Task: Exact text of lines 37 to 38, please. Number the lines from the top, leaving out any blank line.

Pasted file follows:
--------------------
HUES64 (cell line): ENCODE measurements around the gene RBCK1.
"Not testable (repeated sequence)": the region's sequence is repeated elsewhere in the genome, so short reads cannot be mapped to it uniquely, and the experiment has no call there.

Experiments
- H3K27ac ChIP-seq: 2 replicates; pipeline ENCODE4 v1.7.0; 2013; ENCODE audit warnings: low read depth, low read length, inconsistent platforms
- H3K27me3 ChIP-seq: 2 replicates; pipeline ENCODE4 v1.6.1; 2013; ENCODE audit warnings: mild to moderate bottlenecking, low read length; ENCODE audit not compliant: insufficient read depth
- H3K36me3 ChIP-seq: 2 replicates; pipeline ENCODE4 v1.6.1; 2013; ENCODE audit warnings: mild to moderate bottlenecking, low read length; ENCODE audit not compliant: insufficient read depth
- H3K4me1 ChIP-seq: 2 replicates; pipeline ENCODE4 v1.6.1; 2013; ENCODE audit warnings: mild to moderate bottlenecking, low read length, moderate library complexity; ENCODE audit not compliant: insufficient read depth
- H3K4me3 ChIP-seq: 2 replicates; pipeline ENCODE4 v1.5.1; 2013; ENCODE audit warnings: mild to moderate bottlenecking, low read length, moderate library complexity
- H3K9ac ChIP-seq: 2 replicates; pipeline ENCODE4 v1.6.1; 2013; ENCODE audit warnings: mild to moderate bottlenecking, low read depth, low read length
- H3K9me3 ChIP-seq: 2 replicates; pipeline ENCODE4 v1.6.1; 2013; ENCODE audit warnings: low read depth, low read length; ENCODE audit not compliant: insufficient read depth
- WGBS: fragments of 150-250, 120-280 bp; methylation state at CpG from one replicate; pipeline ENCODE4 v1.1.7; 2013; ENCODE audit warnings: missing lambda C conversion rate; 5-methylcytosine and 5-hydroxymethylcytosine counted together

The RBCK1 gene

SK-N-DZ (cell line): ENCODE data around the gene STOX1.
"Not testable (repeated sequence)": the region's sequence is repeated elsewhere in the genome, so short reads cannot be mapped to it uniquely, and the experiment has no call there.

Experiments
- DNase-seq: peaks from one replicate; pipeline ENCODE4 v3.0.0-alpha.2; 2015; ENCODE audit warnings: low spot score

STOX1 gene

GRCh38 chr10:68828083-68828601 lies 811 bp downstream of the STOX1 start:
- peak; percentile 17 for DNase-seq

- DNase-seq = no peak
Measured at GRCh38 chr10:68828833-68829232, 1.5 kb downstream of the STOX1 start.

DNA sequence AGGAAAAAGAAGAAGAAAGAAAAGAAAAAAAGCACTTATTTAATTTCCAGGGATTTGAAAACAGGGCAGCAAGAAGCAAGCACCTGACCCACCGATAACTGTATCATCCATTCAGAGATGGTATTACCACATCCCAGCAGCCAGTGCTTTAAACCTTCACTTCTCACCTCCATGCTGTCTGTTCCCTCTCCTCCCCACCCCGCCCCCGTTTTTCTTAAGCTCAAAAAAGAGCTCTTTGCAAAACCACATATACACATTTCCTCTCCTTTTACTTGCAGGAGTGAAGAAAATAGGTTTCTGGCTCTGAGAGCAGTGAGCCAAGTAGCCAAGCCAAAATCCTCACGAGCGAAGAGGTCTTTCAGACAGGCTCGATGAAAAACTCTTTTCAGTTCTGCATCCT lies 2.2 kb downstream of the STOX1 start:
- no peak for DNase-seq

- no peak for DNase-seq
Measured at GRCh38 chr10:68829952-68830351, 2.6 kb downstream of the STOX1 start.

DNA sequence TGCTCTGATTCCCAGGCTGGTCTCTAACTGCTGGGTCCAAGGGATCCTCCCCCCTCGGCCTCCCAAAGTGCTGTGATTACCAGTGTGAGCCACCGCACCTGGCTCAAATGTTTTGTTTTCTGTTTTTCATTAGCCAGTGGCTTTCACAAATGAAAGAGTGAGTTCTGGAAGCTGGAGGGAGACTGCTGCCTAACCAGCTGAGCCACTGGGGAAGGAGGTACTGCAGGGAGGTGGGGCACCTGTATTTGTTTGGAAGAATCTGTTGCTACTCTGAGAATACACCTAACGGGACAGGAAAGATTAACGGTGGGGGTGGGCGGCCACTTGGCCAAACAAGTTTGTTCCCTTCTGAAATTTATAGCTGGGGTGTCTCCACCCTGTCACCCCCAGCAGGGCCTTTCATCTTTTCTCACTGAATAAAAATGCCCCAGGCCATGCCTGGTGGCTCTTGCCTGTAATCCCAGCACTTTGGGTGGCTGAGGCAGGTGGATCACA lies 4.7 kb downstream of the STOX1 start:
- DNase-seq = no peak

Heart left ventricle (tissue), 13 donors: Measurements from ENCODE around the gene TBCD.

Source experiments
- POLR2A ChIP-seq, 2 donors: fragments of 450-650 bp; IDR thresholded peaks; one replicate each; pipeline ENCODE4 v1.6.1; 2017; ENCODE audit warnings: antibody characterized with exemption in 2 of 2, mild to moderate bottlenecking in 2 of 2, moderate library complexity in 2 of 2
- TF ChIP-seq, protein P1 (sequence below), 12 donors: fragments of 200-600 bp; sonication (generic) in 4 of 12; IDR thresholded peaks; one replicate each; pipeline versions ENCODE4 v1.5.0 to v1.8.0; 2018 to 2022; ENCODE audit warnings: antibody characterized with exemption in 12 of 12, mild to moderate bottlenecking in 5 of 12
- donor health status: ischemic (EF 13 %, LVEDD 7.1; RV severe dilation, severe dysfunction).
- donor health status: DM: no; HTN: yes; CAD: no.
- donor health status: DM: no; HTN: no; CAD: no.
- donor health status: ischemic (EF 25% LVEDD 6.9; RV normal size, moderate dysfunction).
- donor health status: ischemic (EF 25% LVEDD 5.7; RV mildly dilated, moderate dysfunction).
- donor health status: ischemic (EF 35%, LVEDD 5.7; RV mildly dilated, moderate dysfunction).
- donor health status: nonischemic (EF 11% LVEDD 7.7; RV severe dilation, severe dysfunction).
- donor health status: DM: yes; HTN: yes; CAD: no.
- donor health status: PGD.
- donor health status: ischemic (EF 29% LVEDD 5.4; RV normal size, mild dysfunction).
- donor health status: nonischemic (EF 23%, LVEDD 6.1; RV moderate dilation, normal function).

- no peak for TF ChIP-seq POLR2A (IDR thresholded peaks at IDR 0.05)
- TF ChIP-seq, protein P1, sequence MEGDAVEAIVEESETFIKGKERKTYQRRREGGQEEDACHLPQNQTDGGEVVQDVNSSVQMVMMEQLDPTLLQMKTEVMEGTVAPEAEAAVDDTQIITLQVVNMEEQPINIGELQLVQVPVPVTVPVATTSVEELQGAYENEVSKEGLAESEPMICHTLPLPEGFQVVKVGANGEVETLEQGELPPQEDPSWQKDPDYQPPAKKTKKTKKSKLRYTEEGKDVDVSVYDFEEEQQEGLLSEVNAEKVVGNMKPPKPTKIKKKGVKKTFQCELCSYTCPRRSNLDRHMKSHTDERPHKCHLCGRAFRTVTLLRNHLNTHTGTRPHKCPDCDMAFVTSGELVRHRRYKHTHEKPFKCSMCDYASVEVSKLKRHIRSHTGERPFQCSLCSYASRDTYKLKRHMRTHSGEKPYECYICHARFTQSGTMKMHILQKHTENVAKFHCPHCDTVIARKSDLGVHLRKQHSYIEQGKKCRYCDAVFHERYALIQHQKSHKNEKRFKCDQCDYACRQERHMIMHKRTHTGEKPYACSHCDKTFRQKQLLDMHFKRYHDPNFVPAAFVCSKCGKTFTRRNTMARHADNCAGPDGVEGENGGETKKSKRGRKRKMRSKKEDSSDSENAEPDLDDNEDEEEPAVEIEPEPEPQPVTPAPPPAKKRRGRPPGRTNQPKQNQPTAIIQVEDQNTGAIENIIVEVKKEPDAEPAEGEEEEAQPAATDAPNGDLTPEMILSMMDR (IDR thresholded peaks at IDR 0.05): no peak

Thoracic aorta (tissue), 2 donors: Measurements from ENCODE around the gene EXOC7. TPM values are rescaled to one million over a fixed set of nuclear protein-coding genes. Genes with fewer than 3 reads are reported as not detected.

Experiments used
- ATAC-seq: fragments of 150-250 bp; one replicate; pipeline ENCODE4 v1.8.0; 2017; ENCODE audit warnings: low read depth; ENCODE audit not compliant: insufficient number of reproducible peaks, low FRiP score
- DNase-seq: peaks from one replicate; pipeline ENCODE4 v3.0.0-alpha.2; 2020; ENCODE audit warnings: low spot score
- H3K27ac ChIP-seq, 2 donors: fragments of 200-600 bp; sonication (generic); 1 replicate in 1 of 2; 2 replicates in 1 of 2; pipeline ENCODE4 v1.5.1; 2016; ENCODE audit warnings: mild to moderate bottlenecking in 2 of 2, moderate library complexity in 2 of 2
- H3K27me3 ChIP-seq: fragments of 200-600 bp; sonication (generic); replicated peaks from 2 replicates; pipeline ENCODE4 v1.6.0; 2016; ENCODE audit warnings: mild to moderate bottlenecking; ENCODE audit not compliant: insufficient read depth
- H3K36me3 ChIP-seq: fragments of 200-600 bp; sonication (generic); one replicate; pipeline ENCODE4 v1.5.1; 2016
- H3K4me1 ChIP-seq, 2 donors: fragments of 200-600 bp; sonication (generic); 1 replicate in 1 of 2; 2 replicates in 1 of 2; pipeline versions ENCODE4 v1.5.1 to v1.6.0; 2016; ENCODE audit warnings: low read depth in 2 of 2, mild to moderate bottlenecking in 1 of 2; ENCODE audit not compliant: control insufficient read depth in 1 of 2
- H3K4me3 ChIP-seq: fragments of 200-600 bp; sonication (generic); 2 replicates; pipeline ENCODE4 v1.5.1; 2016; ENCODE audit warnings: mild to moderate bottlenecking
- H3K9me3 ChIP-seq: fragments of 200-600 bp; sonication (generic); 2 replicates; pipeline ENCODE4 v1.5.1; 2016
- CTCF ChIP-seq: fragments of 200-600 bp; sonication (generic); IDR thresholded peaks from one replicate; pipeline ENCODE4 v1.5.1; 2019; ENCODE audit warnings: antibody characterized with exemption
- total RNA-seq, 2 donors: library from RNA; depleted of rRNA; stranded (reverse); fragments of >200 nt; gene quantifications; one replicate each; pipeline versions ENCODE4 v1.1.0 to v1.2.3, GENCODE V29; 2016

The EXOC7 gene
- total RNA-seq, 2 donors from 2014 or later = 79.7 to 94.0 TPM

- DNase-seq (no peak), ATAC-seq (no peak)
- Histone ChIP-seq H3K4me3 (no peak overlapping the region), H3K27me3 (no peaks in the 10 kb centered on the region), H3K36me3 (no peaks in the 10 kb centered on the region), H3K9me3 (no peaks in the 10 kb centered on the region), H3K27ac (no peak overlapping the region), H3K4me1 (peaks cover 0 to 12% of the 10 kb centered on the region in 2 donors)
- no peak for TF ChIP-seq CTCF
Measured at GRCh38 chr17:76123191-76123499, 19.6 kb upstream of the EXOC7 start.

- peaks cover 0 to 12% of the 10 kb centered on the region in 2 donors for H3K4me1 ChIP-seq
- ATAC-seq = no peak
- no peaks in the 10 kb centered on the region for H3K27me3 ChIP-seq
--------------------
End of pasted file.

- donor health status: ischemic (EF 35%, LVEDD 5.7; RV mildly dilated, moderate dysfunction).
- donor health status: nonischemic (EF 11% LVEDD 7.7; RV severe dilation, severe dysfunction).